May 12 2021
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Previous story A Portland Parent Found Her Daughter's Textbook Racist. Her Teacher Has a Contract That Says He Could Use It Anyway. Next story

Story by Latisha Jensen - Story Source
Published on Tuesday March 9, 2021 - 12:43 AM

When Danielle Blake reviewed her fifth grade daughter's history textbook last year, she found it filled with degrading and racist language—and she found Portland Public Schools' response to her concerns just as upsetting.

"I didn't understand why a parent's concerns couldn't even be discussed," says Blake, whose daughter attends Capitol Hill Elementary in Southwest Portland.

Christopher Naze, her daughter's fifth grade history teacher at Capitol Hill, taught from a 10-book series titled A History of US by Joy Hakim.

As Blake was helping her 12-year-old daughter with her homework, she noticed that the texts distorted the history of slavery and the suffering of Indigenous peoples during colonization.

Blake documented dozens of examples from the book, first published in 1993 and updated in 2005. Among them:

"To run a plantation well, you need to be intelligent and industrious. A plantation owner is like a business executive. He is responsible for the work and the workers," reads one passage.

In another, Hakim writes: "But most slave owners – even if they were cruel – thought of their slaves as valuable property. They might beat them, but they tried not to do them serious harm. They needed to keep their property healthy."

The texts also call Jefferson Davis, president of the Confederate States, a "model slave owner," and describe Harriet Tubman as having unusual traits. "[She] was tiny – just five feet tall – but this Harriet was stronger than most men. She could lift great weights, withstand cold and heat, chop down big trees, and go without food when necessary. She had been trained, in childhood, to take abuse. That was part of what it meant to be a slave."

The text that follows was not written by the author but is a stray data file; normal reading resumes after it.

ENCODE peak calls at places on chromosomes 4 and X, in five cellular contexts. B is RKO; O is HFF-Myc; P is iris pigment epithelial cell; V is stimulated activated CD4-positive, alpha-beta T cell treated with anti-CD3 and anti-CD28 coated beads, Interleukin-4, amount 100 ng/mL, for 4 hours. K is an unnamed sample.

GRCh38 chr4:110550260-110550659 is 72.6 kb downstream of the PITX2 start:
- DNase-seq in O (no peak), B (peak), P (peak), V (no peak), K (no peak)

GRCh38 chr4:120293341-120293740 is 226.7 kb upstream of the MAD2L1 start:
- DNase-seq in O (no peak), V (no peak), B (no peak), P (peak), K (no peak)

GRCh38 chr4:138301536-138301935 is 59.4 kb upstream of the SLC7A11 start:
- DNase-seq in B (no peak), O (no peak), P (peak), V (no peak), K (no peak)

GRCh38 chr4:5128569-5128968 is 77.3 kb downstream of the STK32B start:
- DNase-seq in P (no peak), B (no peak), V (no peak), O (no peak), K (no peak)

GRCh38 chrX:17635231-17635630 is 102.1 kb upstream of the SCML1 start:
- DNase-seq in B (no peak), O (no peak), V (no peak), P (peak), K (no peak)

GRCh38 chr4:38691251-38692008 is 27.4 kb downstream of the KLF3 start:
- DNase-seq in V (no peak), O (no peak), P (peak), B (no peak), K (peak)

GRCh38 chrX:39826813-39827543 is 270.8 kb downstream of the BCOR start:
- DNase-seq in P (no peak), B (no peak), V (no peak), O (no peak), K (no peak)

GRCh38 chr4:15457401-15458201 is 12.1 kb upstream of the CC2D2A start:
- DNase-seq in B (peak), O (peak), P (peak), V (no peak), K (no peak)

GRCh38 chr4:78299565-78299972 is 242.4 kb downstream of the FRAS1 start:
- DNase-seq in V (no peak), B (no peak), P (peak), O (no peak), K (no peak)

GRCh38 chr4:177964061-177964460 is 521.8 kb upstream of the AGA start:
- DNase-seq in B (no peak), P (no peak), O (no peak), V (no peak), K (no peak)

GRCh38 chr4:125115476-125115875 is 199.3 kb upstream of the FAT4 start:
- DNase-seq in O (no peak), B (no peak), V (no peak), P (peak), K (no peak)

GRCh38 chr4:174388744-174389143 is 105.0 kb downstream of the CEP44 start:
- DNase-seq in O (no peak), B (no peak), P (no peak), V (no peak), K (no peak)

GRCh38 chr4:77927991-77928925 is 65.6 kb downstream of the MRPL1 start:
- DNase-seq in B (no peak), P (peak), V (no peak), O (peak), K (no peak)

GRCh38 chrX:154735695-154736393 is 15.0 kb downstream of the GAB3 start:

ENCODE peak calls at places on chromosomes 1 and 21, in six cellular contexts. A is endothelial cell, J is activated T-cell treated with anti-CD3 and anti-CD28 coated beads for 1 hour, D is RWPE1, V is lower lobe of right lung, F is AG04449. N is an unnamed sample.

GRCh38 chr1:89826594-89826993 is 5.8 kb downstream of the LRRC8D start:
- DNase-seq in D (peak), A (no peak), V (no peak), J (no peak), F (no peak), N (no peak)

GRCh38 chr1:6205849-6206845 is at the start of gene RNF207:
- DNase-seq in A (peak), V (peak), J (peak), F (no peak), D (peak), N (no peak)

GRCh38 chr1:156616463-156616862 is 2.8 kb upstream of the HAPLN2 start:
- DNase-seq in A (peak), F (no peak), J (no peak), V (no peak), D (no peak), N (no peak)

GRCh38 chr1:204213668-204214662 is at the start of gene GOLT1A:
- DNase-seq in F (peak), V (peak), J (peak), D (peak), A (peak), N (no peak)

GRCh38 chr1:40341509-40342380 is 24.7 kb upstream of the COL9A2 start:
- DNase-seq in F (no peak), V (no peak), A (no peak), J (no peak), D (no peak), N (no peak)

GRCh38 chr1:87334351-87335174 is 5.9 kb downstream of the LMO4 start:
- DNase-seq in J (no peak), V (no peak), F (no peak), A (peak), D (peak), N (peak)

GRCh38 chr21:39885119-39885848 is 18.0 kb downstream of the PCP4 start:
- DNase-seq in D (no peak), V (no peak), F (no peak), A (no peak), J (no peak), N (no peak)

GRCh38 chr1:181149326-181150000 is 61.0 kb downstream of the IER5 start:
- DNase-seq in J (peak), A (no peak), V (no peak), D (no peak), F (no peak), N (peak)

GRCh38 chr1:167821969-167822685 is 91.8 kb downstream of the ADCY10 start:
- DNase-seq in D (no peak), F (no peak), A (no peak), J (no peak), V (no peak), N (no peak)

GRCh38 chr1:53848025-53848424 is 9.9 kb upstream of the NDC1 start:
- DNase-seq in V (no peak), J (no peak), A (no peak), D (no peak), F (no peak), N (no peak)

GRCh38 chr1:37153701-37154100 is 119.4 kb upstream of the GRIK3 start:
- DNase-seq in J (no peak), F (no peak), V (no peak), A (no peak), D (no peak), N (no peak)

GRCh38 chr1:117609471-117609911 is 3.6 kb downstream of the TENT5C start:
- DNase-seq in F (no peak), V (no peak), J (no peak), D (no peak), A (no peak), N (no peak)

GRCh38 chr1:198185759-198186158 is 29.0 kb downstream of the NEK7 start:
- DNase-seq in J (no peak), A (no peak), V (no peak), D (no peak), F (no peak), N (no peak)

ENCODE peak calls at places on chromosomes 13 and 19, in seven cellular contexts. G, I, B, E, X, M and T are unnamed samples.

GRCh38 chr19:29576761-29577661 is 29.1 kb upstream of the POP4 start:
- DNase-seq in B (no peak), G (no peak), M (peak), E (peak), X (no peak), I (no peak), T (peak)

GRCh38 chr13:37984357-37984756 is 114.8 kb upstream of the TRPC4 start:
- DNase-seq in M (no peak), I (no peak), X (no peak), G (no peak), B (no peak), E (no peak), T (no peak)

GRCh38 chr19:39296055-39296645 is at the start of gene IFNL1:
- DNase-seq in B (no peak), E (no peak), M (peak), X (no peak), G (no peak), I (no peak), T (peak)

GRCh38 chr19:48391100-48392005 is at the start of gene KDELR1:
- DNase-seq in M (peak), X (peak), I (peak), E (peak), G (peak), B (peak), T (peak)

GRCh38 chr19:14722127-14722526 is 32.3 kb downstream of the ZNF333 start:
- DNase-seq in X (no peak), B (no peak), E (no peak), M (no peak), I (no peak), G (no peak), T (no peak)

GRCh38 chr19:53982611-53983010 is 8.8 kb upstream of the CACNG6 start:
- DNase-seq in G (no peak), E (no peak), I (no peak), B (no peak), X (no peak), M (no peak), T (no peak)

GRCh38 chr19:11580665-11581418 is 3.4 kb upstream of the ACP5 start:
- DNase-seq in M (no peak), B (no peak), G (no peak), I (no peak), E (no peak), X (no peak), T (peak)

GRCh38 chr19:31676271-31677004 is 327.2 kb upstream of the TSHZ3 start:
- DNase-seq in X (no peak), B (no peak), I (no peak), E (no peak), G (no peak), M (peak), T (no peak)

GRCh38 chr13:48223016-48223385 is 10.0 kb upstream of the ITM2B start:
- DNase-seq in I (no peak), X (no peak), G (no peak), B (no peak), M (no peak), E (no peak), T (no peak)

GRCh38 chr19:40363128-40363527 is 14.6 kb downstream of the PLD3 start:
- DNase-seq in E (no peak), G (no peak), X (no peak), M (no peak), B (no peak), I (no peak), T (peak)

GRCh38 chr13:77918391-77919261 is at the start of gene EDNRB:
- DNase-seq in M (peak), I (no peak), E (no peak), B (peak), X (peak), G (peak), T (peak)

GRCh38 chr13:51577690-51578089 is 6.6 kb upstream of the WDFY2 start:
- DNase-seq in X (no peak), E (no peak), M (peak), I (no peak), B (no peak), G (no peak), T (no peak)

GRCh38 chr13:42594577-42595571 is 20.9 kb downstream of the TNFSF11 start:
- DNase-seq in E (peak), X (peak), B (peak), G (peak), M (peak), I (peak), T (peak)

Darrell Millner, former longtime director of Portland State University's Black studies department, says the passages Blake flagged offer simplistic, often factually wrong and racist descriptions of Black figures. But, to Millner, it comes as no surprise.

"Rather than humanizing them and making them a connection that we can share across racial lines," Millner says, "we set them apart, and they're almost unrecognizable as human beings."

Naze and Capitol Hill Elementary Principal Aimee Alexander-Shea did not respond to WW's requests for comment.

The school district says the books in question are no longer being used. Blake says PPS dodged a real discussion of the content when the pandemic made photocopying textbook pages too arduous to keep using A History of US.

Portland Public Schools is an institution that professes anti-racist policies and claims to put racial equity at the forefront of every aspect of students' education. But when Blake made an issue of the textbook, she discovered a larger issue at play: Portland teachers have a clause in their contract that gives them the discretion to pick whatever books they like for their classrooms.

Debates over which textbooks are appropriate for children have long been part of American politics—though what typically gains attention are conservative parents who complain their kids are being indoctrinated. As the nation continues its widespread racial reckoning and debate over who controls the past, Blake and Naze's clash may offer a glimpse of the future.